After the launch in Myanmar in August 2017, the Global Camp Coordination and Camp Management (CCCM) Cluster and JIPS were delighted to introduce the Sittwe Camp Profiling Report to the global community in Geneva. The profiling was carried out in Sittwe Township in Rakhine State, Myanmar between December 2016 and March 2017.
The event also presented an opportunity to showcase a new approach to generate community feedback to a profiling exercise. Building on an innovation project elaborated at JIPS in partnership with UNHCR Innovation and implemented by the DRC / CCCM Myanmar, a film was produced with and for the communities, making the profiling findings available to a largely illiterate audience.
As Kimberly Roberson, Global CCCM Cluster Coordinator for UNHCR, highlighted during the event, “a key asset of the study is the diversity of sites and communities that are included, looking not only at displaced populations but also at host communities nearby. Thus the study helps to better understand not only the situation in the IDP camps but also their environment, and provides a sound evidence-base for improved response.”
For Edward Benson, National CCCM Cluster Coordinator, UNHCR Myanmar, the profiling findings were essential for advocacy and programming alike: “You feel you know what is going on, but you don’t really until you have the data.” Together with Sophie Everest, CCCM Coordinator, DRC Myanmar, he gave an overview of some of the findings from the profiling exercise, including:
Language skills and literacy are currently low in the IDP camps in and around Sittwe. However, they are highly correlated with having a stable, salaried job – which only 66% of the working aged have in the Muslim camps. Literacy level and language skills should also be better considered when designing community outreach activities.
Most people have been living in the camps for over 3 years, with a majority coming from Sittwe downtown.
According to the sectorial findings, most people in the camps are dependent on food assistance, and food is considered the number one priority for people in the camps. The rations mainly come from WFP but also sometimes from private donations and local NGOs, such as the Myanmar Resource Foundation. In addition, WASH standards are low, with many overcrowded camps lacking latrines. The profiling also found that people have difficulties paying their medical bills.
“Using role plays and videos is an innovative idea and great example for generating communication with communities. We need more examples like this.” Cecilia Jimenez-Damary, Special Rapporteur on the Human Rights of IDPs, underscored just how important it is to involve communities in a profiling process and get their feedback to validate the analysis.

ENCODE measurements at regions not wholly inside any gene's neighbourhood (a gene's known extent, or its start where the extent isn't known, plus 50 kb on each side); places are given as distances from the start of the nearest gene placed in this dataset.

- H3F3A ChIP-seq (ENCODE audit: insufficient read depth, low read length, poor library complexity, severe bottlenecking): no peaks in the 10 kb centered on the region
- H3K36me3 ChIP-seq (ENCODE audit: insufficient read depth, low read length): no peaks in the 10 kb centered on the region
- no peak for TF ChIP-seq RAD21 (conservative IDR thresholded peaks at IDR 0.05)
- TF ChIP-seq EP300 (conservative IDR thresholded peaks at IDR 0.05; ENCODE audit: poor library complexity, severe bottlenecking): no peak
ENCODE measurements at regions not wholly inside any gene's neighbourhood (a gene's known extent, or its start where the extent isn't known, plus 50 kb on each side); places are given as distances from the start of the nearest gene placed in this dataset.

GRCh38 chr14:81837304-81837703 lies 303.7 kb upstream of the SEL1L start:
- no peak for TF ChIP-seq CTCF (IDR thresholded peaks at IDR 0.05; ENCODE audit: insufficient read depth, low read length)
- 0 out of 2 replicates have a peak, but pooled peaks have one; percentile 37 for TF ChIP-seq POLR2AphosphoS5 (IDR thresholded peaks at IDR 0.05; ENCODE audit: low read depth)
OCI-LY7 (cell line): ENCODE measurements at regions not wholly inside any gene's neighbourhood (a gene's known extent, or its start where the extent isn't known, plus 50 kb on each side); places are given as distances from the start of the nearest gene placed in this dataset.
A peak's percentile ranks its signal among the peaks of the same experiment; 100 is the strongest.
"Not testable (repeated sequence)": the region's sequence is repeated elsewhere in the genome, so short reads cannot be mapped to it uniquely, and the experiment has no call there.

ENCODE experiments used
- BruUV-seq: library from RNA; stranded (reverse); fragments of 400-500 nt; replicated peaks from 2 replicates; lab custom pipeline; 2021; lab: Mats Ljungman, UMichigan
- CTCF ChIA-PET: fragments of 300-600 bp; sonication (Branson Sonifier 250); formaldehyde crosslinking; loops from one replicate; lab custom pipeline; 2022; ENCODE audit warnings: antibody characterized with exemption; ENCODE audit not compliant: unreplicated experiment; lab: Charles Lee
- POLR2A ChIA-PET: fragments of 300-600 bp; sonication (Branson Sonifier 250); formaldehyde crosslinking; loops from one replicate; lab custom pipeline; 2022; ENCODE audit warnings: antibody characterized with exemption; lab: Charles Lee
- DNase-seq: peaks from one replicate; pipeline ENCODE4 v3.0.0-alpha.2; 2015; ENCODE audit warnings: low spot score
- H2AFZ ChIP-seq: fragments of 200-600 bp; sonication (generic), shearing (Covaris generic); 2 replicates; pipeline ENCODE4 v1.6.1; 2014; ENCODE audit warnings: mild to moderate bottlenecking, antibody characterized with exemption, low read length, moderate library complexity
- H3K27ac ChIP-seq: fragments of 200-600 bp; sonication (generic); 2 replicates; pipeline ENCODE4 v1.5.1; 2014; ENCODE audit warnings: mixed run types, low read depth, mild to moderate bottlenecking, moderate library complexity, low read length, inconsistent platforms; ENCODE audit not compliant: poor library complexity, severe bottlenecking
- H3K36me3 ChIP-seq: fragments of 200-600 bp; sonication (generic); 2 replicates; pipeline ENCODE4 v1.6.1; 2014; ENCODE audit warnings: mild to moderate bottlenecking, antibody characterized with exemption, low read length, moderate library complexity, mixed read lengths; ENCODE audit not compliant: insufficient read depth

Developed and realised with and for the community members from the 14 camps and villages covered by the profiling exercise, the video summarises the profiling process and methodology, and discusses key findings. Find out more about how the video was produced and shared with IDP communities.
Both the video and the profiling report were well received, indicating that the film was a good way of engaging with communities, as well as that the profiling results accurately reflected realities experienced in camps.
One main improvement was pointed out by the community feedback: the video lacked information on findings related to the issue of levels of overcrowding in the camp shelters. This topic was analysed in the profiling report but not included in the video in order to avoid reinforcing existing tensions. Recognising that shelter conditions is an issue in the camps, DRC is currently looking into ways to explain to the communities international standards for shelter, and what the organisation does to meet them. DRC is also advocating with relevant authorities to improve the situation.
The project was a great learning opportunity on how to achieve two-way communication with communities. DRC is planning to work with NRC and LWF to organise similar video screenings in the other eight IDP camps that they are managing in the Sittwe rural area. Building on the lessons learned from this new way of community feedback and validation, DRC is also adjusting its communication strategy with the communities across all of their CCCM programming.
For JIPS, this experience is also highly valuable for future profiling exercises. As Assanke Koedam, Information Management Manager, observed, “it was relatively easy and fast to engage communities in the profiling, and yet unfortunately it is rarely done after data collection”. The experience in Myanmar will help us to further strengthen and advocate for the importance of community participation approaches in future exercises.